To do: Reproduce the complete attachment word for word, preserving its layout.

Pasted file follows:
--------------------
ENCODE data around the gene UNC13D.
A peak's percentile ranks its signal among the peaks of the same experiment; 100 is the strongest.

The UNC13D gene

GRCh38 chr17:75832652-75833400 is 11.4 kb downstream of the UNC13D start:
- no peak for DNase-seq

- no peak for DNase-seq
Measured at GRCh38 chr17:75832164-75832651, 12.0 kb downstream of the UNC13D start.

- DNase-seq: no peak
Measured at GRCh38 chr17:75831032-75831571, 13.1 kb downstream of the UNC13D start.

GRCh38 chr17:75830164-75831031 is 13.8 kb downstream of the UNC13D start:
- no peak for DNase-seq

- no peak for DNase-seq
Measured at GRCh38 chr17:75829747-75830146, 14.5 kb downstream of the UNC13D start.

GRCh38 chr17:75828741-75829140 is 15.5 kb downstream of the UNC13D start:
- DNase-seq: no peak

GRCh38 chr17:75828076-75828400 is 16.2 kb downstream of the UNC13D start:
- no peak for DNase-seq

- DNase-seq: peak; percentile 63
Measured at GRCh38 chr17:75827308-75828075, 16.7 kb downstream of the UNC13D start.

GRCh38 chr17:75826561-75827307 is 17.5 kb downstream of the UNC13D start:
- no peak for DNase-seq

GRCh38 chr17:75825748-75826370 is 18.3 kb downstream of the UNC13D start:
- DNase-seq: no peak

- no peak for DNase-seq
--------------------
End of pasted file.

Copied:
ENCODE data around the gene UNC13D.
A peak's percentile ranks its signal among the peaks of the same experiment; 100 is the strongest.

The UNC13D gene

GRCh38 chr17:75832652-75833400 is 11.4 kb downstream of the UNC13D start:
- no peak for DNase-seq

- no peak for DNase-seq
Measured at GRCh38 chr17:75832164-75832651, 12.0 kb downstream of the UNC13D start.

- DNase-seq: no peak
Measured at GRCh38 chr17:75831032-75831571, 13.1 kb downstream of the UNC13D start.

GRCh38 chr17:75830164-75831031 is 13.8 kb downstream of the UNC13D start:
- no peak for DNase-seq

- no peak for DNase-seq
Measured at GRCh38 chr17:75829747-75830146, 14.5 kb downstream of the UNC13D start.

GRCh38 chr17:75828741-75829140 is 15.5 kb downstream of the UNC13D start:
- DNase-seq: no peak

GRCh38 chr17:75828076-75828400 is 16.2 kb downstream of the UNC13D start:
- no peak for DNase-seq

- DNase-seq: peak; percentile 63
Measured at GRCh38 chr17:75827308-75828075, 16.7 kb downstream of the UNC13D start.

GRCh38 chr17:75826561-75827307 is 17.5 kb downstream of the UNC13D start:
- no peak for DNase-seq

GRCh38 chr17:75825748-75826370 is 18.3 kb downstream of the UNC13D start:
- DNase-seq: no peak

- no peak for DNase-seq